Today, it is the dry, red wines that I look for.  In Jancis Robinson’s article she comments that “most interesting was a visit to the painstakingly assembled” vineyards of Suertes del Marqués.  Just a few days ago Jenn and I tasted the introductory blend from this estate, the 2012 Suertes del Marqués, 7 Fuentes, Valle de La Orotava, Tenerife.  I was immediately drawn in by the exotically spiced nose that echoed through in the flavors.  It really was curious.  This wine was purchased at the Wine Source in Baltimore.

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2012 Suertes del Marqués, 7 Fuentes, Valle de La Orotava, Tenerife – $20
Imported by Eric Solomon European Cellars Selections.  This wine is a blend of 98% Listan Negra and 2% Tintilla sourced from 10-100 year old vines from three parcels located at 400-650 meters.   The fruit was separately fermented in stainless steel then aged for eight months in concrete and French oak casks.  Alcohol 13%.  The nose bore exotic aromas of scented red berries.  In the mouth the red fruit had mineral undertones and was enlivened by a lot of acidity that made way to a spicy finish.  There were tightly-ripe raspberry flavors, minerals, and a dry finish.  The persistent aftertaste carried finely ripe flavors.  *** Now-2017.


[1] ‘Introduction’, The letters of John Paige, London merchant, 1648-58: London Record Society 21 (1984), pp. IX-XXXIX. URL: http://www.british-history.ac.uk/report.aspx?compid=63981&strquery=canary wine Date accessed: 18 July 2014.
[2]’Letters: 1649′, The letters of John Paige, London merchant, 1648-58: London Record Society 21 (1984), pp. 1-8. URL: http://www.british-history.ac.uk/report.aspx?compid=63983&strquery=taste Date accessed: 18 July 2014.
[3] ‘Letters: 1650’, The letters of John Paige, London merchant, 1648-58: London Record Society 21 (1984), pp. 8-31. URL: http://www.british-history.ac.uk/report.aspx?compid=63984&strquery=rich Date accessed: 18 July 2014.
[4] ‘Letters: 1652’, The letters of John Paige, London merchant, 1648-58: London Record Society 21 (1984), pp. 57-82. URL: http://www.british-history.ac.uk/report.aspx?compid=63986&strquery=taste Date accessed: 18 July 2014.
[5] ‘Letters: 1653’, The letters of John Paige, London merchant, 1648-58: London Record Society 21 (1984), pp. 82-99. URL: http://www.british-history.ac.uk/report.aspx?compid=63987&strquery=mean Date accessed: 18 July 2014.
[6] ‘Letters: 1651’, The letters of John Paige, London merchant, 1648-58: London Record Society 21 (1984), pp. 31-57. URL: http://www.british-history.ac.uk/report.aspx?compid=63985&strquery=very green Date accessed: 18 July 2014.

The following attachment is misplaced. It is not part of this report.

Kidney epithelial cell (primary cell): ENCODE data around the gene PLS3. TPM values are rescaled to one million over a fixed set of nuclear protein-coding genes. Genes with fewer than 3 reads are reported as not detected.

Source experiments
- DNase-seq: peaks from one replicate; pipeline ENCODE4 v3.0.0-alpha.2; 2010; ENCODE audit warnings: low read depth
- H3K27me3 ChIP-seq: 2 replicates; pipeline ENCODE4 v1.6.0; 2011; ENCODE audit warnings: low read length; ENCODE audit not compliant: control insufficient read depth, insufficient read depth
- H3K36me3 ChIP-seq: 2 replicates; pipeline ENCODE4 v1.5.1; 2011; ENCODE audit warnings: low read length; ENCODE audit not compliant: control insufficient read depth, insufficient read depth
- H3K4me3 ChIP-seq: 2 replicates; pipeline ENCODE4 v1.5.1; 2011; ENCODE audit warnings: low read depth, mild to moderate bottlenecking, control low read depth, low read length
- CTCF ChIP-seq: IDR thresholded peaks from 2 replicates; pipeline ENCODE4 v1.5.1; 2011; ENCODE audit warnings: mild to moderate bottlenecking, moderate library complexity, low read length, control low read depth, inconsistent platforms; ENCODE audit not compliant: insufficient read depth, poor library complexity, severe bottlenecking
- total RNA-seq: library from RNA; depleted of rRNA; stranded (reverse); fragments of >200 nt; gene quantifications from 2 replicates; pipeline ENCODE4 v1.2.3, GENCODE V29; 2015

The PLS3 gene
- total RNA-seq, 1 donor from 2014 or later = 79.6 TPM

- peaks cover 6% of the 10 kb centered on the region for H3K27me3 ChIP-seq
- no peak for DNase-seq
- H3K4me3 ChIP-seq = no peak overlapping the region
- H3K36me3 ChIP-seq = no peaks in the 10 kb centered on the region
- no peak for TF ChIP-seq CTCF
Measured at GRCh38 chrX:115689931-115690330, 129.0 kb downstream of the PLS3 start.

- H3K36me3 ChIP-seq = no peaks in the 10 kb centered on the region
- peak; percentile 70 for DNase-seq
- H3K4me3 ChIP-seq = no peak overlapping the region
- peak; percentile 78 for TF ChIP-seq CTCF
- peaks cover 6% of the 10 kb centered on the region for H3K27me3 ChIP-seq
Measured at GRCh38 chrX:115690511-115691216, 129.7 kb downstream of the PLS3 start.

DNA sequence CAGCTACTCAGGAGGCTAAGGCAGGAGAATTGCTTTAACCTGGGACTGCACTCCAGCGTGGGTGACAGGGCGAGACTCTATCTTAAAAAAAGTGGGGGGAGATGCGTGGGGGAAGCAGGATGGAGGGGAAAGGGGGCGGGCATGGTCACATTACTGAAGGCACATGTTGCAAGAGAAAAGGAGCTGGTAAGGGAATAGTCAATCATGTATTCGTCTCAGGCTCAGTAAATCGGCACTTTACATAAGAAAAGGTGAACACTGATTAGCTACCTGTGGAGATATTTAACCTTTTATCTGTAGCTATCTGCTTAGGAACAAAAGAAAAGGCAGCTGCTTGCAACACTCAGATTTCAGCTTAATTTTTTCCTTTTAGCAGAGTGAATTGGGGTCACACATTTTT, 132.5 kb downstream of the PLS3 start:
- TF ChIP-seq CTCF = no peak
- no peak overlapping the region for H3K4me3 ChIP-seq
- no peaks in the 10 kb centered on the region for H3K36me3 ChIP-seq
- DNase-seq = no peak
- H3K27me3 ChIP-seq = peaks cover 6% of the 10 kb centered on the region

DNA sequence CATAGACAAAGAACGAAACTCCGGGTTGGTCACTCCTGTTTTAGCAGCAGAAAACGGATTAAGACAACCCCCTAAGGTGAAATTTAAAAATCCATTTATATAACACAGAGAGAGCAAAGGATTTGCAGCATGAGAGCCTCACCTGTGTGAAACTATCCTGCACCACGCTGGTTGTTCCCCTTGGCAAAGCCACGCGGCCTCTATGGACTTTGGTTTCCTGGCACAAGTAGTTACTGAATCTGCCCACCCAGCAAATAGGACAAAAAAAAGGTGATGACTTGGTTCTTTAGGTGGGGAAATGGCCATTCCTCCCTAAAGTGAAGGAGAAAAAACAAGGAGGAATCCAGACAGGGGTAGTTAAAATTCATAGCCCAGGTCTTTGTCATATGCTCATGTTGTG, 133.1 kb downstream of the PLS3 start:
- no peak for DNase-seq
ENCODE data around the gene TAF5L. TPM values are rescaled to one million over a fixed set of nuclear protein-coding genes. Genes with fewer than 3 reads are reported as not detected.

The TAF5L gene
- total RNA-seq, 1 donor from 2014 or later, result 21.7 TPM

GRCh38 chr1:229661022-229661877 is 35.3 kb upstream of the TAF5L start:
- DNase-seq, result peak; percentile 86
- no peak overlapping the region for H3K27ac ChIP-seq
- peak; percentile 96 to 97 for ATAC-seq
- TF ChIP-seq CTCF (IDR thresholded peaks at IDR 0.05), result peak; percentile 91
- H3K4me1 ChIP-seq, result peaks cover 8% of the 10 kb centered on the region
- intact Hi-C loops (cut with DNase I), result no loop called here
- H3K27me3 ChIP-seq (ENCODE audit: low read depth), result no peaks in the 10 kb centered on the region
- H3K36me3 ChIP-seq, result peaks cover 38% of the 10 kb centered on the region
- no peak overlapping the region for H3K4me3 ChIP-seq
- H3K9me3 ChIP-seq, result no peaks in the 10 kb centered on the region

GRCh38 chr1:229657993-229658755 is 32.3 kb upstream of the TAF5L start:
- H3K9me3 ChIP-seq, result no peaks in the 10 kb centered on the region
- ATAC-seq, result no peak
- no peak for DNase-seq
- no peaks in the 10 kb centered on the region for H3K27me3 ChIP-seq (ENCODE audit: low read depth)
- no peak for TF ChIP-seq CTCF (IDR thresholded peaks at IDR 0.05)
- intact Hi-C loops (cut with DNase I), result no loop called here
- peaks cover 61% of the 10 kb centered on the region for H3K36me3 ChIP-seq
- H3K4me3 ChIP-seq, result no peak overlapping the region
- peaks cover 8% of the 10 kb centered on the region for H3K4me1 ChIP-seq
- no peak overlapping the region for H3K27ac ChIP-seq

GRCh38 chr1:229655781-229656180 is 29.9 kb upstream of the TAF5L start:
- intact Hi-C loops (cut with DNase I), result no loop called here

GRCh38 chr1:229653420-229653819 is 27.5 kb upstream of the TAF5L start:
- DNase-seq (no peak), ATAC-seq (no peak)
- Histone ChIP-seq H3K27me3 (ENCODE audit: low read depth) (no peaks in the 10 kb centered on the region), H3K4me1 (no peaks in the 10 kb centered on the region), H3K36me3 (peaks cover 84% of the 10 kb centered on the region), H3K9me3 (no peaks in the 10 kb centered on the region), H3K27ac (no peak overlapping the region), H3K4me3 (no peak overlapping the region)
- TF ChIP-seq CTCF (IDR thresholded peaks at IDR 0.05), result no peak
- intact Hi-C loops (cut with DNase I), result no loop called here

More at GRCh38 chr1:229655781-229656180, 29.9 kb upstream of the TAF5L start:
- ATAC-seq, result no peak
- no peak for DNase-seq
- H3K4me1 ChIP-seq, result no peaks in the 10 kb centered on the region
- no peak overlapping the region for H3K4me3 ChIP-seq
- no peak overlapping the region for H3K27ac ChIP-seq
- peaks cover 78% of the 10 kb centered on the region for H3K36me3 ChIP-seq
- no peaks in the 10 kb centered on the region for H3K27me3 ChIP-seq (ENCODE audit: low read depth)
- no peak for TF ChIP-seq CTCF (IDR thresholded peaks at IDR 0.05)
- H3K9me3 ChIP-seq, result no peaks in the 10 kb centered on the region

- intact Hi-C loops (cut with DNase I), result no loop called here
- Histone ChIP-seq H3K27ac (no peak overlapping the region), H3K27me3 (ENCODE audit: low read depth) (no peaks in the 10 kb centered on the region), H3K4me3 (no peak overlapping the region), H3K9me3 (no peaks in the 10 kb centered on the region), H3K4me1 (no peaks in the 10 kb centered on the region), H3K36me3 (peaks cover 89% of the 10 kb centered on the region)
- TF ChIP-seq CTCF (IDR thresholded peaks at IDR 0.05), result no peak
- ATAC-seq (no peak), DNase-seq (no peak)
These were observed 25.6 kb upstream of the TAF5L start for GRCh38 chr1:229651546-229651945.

[7] ‘Letters: 1651’, The letters of John Paige, London merchant, 1648-58: London Record Society 21 (1984), pp. 31-57. URL: http://www.british-history.ac.uk/report.aspx?compid=63985&strquery=drug Date accessed: 18 July 2014.

There is Graciano in the 2009 Matchbook, Tinto Rey!

A number of weeks ago Andy pointed out several more unique Californian blends.  The 2009 JL Giguiere, Matchbook, Tinto Rey, Dunnigan Hills was one of them.  This Tempranillo and Syrah blend is a little different with its inclusion of Tannat but it was the Graciano that caught my eye.  You may recall that last summer I enjoyed a bottle of 2010 Indilico, Graciano, Snipes Mountain, Yakima Valley .  I rarely see Graciano in American wines so I always look forward to trying them.  We drank a bottle of the Tinto Rey right away and I was reminded of a darker Spanish-American hybrid.  This seems like an appropriate reaction given Californian history.  I kept buying more bottles with the intent of writing down a tasting note but we just kept drinking them.   I finally managed to write down a note this weekend.  This most recent bottle remained a bit tight but the dark, meaty nature was still attractive.  And so is the price.  This wine is available at MacArthur Beverages.

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2009 JL Giguiere, Matchbook, Tinto Rey, Dunnigan Hills – $17
This wine is a blend of 40% Tempranillo, 33% Syrah, 19% Graciano, 4% Cabernet Sauvignon, and 4% Tannat.  Alcohol 13.9%.  The nose revealed compact aromas of meaty, black fruit.  In the mouth the black fruit mixed with ripe red fruit and was seamlessly integrated with the acidity.  There were ripe tannins in the finish and some woodbox notes followed by length in the aftertaste.  This young wine has attractive flavors and should continue to unwind over the next year.  *** Now-2018.

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I Am Hooked on Folk Machine